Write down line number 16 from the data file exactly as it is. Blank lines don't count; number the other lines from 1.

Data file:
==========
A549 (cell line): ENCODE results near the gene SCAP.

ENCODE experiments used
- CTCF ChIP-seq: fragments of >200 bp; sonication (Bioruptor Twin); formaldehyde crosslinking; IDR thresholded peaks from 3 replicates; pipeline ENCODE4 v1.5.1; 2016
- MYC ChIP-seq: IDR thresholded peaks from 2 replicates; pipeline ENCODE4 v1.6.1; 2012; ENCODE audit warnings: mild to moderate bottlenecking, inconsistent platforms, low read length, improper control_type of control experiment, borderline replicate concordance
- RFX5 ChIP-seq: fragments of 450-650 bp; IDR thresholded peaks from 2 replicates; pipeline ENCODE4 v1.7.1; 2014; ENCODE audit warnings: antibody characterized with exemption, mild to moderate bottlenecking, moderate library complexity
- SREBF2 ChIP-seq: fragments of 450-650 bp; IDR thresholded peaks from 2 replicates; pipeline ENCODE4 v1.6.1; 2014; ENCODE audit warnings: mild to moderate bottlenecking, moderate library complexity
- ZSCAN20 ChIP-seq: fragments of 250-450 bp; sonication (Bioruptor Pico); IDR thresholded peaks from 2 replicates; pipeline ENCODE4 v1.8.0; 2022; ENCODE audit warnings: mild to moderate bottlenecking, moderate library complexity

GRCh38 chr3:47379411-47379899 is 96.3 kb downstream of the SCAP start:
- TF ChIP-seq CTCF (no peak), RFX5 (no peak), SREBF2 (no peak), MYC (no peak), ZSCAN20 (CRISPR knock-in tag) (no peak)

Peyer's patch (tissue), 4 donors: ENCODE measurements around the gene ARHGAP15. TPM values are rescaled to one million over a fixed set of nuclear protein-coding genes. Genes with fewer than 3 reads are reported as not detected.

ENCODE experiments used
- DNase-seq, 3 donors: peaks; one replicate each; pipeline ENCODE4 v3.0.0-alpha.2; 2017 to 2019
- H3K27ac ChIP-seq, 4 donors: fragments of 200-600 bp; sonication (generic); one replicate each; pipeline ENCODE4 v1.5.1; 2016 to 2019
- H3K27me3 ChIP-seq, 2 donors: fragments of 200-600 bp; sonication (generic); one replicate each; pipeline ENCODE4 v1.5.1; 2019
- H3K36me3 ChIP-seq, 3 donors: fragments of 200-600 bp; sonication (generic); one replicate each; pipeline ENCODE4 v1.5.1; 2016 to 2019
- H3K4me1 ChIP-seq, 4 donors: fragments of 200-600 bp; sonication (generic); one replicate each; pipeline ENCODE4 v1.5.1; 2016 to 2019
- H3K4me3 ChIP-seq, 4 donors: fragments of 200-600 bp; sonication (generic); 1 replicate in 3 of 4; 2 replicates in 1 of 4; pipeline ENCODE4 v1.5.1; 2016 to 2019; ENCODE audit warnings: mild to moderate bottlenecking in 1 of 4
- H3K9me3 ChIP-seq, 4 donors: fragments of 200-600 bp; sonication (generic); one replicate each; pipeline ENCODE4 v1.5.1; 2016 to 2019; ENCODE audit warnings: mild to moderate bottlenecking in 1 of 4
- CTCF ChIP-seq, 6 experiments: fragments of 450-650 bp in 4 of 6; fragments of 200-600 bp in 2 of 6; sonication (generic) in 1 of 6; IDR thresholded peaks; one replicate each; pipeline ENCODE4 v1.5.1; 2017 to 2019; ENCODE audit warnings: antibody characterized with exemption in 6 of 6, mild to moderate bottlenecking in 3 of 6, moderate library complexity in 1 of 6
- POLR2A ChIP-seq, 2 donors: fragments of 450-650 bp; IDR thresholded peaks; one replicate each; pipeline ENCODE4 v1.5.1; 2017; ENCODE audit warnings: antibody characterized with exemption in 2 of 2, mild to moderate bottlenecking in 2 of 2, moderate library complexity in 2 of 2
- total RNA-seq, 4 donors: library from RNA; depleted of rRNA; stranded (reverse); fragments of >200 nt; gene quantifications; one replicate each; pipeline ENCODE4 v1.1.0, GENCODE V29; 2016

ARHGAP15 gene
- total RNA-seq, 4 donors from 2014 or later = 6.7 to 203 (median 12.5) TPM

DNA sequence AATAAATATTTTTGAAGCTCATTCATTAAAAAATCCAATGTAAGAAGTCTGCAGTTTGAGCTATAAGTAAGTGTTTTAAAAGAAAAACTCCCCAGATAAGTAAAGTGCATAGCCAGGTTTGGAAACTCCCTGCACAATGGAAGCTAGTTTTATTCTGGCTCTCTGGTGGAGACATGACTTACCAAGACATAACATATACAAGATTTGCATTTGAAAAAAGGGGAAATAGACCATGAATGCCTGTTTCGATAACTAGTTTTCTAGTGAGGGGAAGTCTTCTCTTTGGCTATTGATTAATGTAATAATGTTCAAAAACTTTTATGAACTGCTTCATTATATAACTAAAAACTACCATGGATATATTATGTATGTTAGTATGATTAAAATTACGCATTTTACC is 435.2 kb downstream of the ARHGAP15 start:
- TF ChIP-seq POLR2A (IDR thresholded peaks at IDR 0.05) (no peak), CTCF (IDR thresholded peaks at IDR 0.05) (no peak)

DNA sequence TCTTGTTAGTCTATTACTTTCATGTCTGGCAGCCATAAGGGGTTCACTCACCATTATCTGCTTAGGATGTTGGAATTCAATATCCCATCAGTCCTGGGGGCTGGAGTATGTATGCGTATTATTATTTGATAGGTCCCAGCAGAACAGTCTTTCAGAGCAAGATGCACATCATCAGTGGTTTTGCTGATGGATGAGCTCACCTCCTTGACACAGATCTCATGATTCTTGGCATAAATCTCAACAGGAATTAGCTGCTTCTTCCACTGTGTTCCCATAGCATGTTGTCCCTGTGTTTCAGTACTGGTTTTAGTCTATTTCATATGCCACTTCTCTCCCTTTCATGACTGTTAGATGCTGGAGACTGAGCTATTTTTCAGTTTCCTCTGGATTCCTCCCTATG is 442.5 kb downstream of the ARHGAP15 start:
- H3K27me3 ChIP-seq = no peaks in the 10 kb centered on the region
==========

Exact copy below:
- H3K4me1 ChIP-seq, 4 donors: fragments of 200-600 bp; sonication (generic); one replicate each; pipeline ENCODE4 v1.5.1; 2016 to 2019